5 TOURISM is… one of the world’s top job creators First of all, tourism and travel is one of the world’s biggest sources of jobs, especially in the emerging and developing economies which currently receive 47 % of worldwide international tourist’s arrivals. Tourism is also one of the main export sectors of developing countries, and is the primary source of foreign exchange earnings in 46 of the 49 Least Developed Countries.Generally tourism has a great share of worldwide service exports that is counted to be up to 30 %.In addition, there are tax revenues. Tourists can provide a lucrative taxation base. Measures such as departure taxes, excise on food, alcohol and luxury items, can provide the government with much needed revenue. They bring in foreign exchange using their credit cards and travellers' cheques. This in turn replaces the loss of domestic currency.Moreover, tourism really plays an important role while developing the weak regions by creating jobs, promoting trade, enhancing development in that way helping certain destinations to gain competitive edge. Thereby, it helps to redistribute the wealth between countries and within countries.Tourism not only creates jobs in the tertiary sector, it also encourages growth in the primary and secondary sectors of industry by causing Multiplier effect.Offers fast entry into the workforce,- offers fast entry into the workforce, particulary for youth and women in urban and rural communitiesThe leafing export sector , specially in developing countries- 30% of world services of export(1 trillón dollars, US per year)Up to 45% general expert of cervices in developing countries5% GDPThe key for incentive and transition to a green economyDirect contribution as well as, the contribution trough multiplier effect of reating jobs in the world and restablishment of economyWith relatively low CO2(15%) emissions tourism is not only capable of and strives for gradual lowering of its emissions, but is committed to support the transfer to green economyone of the world’s top job creators…providing 75 million direct jobs worldwide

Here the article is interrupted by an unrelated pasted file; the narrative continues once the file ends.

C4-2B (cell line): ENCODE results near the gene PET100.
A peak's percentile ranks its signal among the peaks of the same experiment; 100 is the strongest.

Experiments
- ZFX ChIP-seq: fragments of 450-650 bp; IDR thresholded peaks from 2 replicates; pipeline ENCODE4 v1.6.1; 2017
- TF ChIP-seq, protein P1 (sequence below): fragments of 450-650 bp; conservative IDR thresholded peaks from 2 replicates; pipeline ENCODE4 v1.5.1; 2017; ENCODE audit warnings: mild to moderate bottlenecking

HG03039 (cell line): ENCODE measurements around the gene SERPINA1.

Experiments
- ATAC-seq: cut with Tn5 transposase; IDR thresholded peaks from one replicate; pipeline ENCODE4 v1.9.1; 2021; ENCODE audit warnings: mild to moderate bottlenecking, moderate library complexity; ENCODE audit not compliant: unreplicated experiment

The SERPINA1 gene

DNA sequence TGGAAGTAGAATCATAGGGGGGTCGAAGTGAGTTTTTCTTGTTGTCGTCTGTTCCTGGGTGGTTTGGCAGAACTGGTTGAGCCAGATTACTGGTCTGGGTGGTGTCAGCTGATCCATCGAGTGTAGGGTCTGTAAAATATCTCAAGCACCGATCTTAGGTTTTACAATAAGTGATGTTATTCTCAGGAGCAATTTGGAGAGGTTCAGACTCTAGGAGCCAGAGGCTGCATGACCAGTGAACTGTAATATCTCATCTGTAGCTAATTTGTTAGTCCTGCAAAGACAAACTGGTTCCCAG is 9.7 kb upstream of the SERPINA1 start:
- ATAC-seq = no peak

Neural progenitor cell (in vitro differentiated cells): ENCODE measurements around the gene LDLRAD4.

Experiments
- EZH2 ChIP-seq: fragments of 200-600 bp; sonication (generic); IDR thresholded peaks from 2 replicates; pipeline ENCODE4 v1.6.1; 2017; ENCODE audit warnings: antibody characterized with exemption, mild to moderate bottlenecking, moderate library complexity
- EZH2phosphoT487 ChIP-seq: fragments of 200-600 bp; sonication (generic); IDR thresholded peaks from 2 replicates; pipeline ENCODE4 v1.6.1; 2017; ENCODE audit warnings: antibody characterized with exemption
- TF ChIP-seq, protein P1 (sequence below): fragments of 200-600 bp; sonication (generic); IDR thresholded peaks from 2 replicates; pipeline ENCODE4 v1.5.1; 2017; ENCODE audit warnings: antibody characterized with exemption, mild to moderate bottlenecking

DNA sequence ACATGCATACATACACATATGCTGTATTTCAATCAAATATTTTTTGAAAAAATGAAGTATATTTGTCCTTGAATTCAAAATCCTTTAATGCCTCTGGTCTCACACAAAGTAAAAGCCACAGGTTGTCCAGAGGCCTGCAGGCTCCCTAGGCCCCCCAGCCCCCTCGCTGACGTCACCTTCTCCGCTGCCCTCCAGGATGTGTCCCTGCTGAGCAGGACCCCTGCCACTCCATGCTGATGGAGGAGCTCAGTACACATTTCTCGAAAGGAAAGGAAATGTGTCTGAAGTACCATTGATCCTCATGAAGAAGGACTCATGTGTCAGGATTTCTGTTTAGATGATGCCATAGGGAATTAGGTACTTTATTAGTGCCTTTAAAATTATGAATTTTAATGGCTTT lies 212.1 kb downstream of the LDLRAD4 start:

6 E-library - www.e-unwto.org Statistical data and forecastsFor countries and territoriesMarket researchMarket characteristics (outbound)Overall market conditions (budgets, demographic change)Specific segments (religious, youth, sports)Guidelines on new and relevant subject areasBest practices from a regional and global levelGeneric guidelines and templatesE-library -More than:1000 publications7500 documents900 data sets regularly updated
7 Tourism towards 2030 / Global Overview A broad research project in continuation of UNWTO’s work in the area of long-term forecasting initiated in the 1990s.Objectives:Assisting UNWTO Members in formulating policies and long-term strategic plans;Providing a global reference on tourism future development;Reinforcing UNWTO’s role in agenda setting for tourism-related subjects;Constituting a reference for UNWTO strategic documents, programme of work and activities.Central in the study are the projections for international tourism flows in the two decadesData series on international tourist arrivals as reported by destination countries are used as key indicator, with as dimensions subregion of destination, region of origin, mode of transport and purpose of visit for the periodThe quantitative forecast is based on a causal econometric model with international tourist arrivals as the dependent variable and as independent variables growth of Gross Domestic Product (GDP), a proxy for traveller affluence and business travel potential, and cost of transport